Abstract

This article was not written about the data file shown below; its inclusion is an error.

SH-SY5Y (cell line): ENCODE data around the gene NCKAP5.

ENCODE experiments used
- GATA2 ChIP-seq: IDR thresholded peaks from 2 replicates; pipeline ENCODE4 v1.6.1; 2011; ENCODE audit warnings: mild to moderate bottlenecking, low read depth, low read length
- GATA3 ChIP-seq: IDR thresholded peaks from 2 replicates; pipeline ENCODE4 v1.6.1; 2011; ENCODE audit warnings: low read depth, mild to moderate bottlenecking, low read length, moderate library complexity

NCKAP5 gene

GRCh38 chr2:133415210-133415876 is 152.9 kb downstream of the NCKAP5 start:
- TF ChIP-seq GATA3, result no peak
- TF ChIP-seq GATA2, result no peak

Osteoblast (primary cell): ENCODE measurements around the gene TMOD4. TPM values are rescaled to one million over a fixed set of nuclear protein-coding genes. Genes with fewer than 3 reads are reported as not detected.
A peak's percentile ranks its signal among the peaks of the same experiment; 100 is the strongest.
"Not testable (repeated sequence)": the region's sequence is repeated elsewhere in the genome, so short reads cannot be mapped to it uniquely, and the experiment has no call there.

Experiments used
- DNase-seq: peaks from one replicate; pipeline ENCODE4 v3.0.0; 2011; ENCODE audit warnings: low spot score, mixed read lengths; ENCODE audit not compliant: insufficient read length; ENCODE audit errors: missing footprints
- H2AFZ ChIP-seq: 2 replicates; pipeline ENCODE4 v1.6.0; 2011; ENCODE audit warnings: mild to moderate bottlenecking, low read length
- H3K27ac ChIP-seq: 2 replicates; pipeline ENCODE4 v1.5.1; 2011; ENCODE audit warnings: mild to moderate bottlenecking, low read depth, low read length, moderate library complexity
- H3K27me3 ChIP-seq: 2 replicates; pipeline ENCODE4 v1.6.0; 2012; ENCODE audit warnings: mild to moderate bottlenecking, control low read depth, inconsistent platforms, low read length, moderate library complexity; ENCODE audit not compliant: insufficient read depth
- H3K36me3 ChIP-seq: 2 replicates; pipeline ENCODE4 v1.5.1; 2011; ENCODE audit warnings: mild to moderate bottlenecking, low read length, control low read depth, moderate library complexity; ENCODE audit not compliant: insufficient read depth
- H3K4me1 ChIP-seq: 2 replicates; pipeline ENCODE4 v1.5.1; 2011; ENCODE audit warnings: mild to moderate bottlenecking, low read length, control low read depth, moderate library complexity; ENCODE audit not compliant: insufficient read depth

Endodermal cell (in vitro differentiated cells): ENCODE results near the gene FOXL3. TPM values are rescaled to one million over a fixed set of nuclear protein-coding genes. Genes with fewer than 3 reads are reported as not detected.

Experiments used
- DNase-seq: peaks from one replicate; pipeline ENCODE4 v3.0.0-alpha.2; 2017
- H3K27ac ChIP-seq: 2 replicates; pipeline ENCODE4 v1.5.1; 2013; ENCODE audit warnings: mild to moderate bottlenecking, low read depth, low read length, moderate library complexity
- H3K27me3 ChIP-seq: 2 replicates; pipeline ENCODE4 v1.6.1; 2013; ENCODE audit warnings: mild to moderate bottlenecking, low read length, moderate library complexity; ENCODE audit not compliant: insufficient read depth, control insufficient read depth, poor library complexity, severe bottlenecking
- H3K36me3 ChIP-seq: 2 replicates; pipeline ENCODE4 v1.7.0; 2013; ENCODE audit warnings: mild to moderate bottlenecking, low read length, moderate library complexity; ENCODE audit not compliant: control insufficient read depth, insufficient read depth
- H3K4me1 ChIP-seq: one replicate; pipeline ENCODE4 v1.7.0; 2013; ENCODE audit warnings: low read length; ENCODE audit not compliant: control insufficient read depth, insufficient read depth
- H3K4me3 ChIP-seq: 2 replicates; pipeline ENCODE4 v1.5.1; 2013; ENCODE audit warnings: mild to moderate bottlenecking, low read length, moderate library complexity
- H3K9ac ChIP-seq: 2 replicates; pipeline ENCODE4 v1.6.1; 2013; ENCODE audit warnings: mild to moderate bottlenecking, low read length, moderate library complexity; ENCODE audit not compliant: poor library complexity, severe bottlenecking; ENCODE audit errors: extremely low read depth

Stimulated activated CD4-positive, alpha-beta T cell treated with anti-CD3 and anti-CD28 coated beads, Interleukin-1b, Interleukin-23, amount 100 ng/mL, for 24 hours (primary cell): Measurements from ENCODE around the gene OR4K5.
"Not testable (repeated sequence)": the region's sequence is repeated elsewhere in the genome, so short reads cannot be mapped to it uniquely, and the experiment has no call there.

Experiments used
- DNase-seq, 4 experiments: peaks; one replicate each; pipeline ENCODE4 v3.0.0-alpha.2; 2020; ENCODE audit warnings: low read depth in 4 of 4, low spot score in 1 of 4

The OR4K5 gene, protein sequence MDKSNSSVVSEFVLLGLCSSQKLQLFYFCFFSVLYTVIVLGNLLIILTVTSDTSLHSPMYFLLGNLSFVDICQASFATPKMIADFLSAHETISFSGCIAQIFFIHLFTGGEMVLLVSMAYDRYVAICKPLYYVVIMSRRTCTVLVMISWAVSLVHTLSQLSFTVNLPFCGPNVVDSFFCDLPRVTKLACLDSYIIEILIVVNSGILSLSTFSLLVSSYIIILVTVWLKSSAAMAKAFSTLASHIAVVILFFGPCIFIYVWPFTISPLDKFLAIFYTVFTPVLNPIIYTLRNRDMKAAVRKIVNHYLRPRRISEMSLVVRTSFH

The structure of the E Greenland coastal flexure, a major structure developed during continental break-up, is interpreted on the basis of field observations. An earlier model, which involves normal inland-dipping, antithetic faulting and seaward rotation of fault blocks is confirmed and amplified. This model requires that regional dips are very much less than dips measured on bedding planes thus leading to considerably reduced thicknesses for the Tertiary volcanic succession in E Greenland. Detailed mapping confirms the validity of these thickness estimates and leads to the conclusion that the volcanic extrusion rate was similar to that of present-day Iceland, thus obviating the need for special mechanisms of magma generation. Comparable structures occur in other regions of continental break-up and voluminous basalt discharge and it is suggested that the flexure developed by collapse of the attenuated crust subsequent to the massive extrusion of plateau basalts.

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